Now, think of the urbane middle class seething in rage on the anger manufactured by jingoistic anchors. Look at their faces and you would find that their (cat)calls of avenging the ‘attack on the democracy’ are almost absolutely similar to their anger against the politicians that has been inflicted on television screens across the country in those now forgotten Anna Hazare days. Do they have a moral right even to speak on the issue, forget the high talk of revenge; they might not know even the meaning of revenge after all.
They are the ones, unfortunately, who would set the tone of the revenge the state strives for. It is just that the ambush will be avenged on the cost of the lives of poor, hapless young citizens coming from the countryside and not on that of their own kith and kin. It is very easy to fight a war where the blood would be shed by others and not your own, isn’t it? Cheering such wars gives more thrill than a ‘bloody’ IPL match which might be ‘fixed’ in any case, no? And then, a peaceful resolution of the war within would affect none more than this middle class and the luxuries it cannot live without. Forget luxuries, they would not get even water and electricity without sacrificing the adivasis at the altar of development and they know it way too well. This is why displacement of adivasis, forced evictions from their own lands does never bother them. It does bother the adivasis, though. This is what has disillusioned them completely from the state.
The disillusionment has been born out of the sad realisation that Indian state has stopped listening to the peaceful and non violent voices of resistance. Unlike urban middle classes’ obliviousness to the developments, the advasis have noticed how the governments have drowned the people of Narmada valley despite not only of their decades long peaceful protests. They have silently seen how the governments have rubbished the Supreme Court’s decision of not displacing them until compensating them with land for land in the process.
They are seeing how their people are being sacrificed to corporate interests from Niyamgiri to Nandigram. They are also seeing the corruption from Radiagate to Coalgate that mobilises the system pitted against them. They are seeing how the political leadership of the country transgresses the politico-ideological differences when it comes down to brutal crackdowns on their peaceful protests. They are the ones who have sacrificed for the ‘nation’ from Hirakund to Bhakra Nangal and they are seeing that this time the struggle has come down to saving their existence, nothing less.
They have lost faith in the system and its capacity to give them justice. This is the disillusionment that the Maoists are taking advantage of. In other words, this is the disillusionment and not the almost anarchic ideology of violence that is pushing guns in their hands. They are hardly fighting for an ideology, their fight is for survival.
Remember that the Supreme Court had not punished anyone despite illegalising and disbanding Salwa Judum as a killing machine created y the state. What message would this have delivered to the adivasis? Think of all those fake encounters that the paramilitary forces have been found guilty of and the fact that none of them resulted in any punishments. The best, in fact, one could get in those atrocious cases was a mere ‘very sorry’ statement by P Chidambaram, the Home Minister of India. The adivasis do not want sorry, they want justice. They get none. Think of the fact that last incident of such fake enconters had taken place less than a week before the Darba Ghati valley ambush. Remember that the CRPF had admitted to killing innocents including a few children in that encounter.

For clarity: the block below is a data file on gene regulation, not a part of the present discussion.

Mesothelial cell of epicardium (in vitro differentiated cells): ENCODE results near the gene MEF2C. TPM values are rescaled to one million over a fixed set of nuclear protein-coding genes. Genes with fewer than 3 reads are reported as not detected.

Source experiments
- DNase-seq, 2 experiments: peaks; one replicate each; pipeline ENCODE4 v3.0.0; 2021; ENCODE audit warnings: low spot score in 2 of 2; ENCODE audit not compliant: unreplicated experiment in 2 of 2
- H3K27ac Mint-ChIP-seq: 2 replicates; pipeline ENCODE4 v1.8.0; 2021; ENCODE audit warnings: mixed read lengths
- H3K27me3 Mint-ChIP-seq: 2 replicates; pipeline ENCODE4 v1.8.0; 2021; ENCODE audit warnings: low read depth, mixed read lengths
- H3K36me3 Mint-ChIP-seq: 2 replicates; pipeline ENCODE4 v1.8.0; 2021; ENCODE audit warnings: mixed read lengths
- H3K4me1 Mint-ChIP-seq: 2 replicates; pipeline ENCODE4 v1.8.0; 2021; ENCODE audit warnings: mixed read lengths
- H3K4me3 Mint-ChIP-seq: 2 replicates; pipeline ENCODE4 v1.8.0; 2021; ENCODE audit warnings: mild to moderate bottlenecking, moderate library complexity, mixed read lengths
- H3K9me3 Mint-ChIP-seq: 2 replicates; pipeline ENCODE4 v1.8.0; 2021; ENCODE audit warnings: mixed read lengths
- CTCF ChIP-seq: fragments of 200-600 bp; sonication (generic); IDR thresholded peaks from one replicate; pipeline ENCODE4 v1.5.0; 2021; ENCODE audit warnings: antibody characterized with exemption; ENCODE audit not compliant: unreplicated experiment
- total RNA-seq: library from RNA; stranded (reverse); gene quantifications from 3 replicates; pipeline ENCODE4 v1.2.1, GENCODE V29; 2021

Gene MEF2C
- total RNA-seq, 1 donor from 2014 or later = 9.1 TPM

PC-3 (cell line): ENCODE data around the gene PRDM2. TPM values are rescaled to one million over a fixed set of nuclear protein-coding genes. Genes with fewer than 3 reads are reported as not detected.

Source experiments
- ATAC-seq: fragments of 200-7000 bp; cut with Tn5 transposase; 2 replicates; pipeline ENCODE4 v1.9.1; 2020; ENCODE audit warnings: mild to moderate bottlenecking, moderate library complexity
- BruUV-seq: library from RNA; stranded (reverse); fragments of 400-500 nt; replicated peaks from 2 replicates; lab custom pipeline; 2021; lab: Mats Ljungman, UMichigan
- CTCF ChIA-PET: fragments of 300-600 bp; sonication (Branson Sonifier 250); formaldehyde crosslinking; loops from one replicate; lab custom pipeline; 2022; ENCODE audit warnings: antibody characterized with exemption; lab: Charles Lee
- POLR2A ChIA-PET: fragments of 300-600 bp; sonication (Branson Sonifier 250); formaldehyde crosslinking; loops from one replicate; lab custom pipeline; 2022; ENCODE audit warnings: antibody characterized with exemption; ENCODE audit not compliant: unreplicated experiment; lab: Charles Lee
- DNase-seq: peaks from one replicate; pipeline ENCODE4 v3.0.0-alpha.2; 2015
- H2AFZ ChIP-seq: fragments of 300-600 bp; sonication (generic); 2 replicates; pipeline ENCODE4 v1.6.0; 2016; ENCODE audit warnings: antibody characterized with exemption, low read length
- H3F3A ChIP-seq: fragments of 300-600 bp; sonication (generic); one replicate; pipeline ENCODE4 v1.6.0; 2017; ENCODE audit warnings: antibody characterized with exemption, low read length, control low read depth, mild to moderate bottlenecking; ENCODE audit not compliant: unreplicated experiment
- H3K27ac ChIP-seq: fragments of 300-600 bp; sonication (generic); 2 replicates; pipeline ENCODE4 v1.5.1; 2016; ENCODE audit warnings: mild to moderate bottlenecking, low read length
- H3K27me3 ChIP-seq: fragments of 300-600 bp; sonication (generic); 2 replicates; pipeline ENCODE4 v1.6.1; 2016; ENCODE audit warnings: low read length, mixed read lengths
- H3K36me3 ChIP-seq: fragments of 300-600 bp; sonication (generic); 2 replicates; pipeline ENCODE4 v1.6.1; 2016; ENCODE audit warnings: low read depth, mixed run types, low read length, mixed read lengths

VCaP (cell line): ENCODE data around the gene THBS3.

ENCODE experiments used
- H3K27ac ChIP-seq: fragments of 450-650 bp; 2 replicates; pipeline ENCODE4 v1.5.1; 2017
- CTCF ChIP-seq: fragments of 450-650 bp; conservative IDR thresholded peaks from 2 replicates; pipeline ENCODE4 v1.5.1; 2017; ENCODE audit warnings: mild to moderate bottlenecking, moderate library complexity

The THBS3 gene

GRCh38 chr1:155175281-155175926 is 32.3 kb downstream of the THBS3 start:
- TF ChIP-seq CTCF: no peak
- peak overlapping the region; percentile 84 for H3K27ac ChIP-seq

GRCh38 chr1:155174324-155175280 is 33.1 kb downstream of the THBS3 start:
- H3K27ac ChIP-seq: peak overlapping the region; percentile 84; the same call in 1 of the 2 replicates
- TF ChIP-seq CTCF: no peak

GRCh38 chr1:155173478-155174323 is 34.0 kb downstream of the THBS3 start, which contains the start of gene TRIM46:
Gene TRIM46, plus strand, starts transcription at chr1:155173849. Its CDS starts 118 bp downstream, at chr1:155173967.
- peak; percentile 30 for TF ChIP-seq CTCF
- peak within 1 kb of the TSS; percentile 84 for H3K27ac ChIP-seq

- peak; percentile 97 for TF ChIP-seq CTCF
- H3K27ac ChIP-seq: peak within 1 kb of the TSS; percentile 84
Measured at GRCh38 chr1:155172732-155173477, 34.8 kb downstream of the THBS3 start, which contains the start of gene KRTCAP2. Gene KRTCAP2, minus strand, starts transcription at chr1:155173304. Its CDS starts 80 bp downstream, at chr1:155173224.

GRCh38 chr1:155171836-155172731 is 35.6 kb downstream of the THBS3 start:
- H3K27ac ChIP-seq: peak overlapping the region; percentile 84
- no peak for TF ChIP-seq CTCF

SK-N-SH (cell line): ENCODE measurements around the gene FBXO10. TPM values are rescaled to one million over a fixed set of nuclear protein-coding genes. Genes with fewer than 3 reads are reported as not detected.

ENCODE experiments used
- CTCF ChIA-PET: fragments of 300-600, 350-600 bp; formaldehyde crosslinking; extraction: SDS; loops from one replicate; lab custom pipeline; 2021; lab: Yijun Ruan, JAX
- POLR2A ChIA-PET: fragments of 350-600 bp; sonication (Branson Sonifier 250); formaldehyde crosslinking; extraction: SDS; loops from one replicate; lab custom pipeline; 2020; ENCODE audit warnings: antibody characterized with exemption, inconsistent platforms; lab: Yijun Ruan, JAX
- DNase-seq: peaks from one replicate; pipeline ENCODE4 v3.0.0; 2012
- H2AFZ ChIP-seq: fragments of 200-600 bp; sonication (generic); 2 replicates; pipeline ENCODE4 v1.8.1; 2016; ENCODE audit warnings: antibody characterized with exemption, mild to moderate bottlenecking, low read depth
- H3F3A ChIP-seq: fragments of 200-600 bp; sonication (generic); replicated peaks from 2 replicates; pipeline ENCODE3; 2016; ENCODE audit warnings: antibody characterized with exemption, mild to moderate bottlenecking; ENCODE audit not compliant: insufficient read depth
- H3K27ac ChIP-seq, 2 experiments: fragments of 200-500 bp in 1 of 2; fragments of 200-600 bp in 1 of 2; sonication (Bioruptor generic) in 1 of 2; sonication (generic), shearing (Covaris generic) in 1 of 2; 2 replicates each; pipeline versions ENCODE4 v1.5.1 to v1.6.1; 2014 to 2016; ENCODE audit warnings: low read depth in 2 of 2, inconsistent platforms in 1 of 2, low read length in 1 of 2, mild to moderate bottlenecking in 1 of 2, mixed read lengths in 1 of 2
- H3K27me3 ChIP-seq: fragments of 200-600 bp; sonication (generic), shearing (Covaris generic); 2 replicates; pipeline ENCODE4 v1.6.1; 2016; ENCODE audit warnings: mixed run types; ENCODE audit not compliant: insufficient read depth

This is what is making these citizens of India standing against their own country. This is why, with more repression state can merely loose, and not win, this war. The adivasis have an inalienable right to inhabit their lands, ensure that right and then see how anyone, Maoists or others can lure them into violence. No one chooses a gun until pushed to wall and adivasis are no exception to the rule. It is not for nothing that the middle classes don’t take up arms despite all their pretended anger. Wars are won by making people believe in the state and the day Indian state wins the confidence of its own people back, all that would remain of Maoists is their tales.
There is no other solution to this, definitely not a military one. Those talking of a Sri Lanka Model would better remind them that the war in Sri Lanka was between an imperialist Sinhalese majority and a secessionist Tamil minority. The war there against ‘other’ and adivasis are not India’s ‘others’; are they? Also, this is exactly what the Maoists want as more repression means more support for them.
The logic behind this is very simple. It is almost impossible to identify the enemy from the citizens in those deep distant jungles. So difficult that all the ten persons arrested and prosecuted by the police for Chitalnar massacre were exonerated earlier this year. Think of all they must have suffered under the hands of police for being accused of killing 76 soldiers. Think of their pain for suffering all this despite not being guilty. Now think of where would their sympathies lay after the ordeal.
They were adivasis and not Maoists. They were suspected and arrested. They must have been tortured, we know Indian policing way too well to think otherwise. Kawasi Lakhma is an adivasi. He is an MLA and not a Maoist. He is a suspect now, at least for the champions of conspiracy theories. Think of identifying Maoists from innocents now.
Samar is Programme Coordinator, Asian Human Rights Commission, Hong Kong.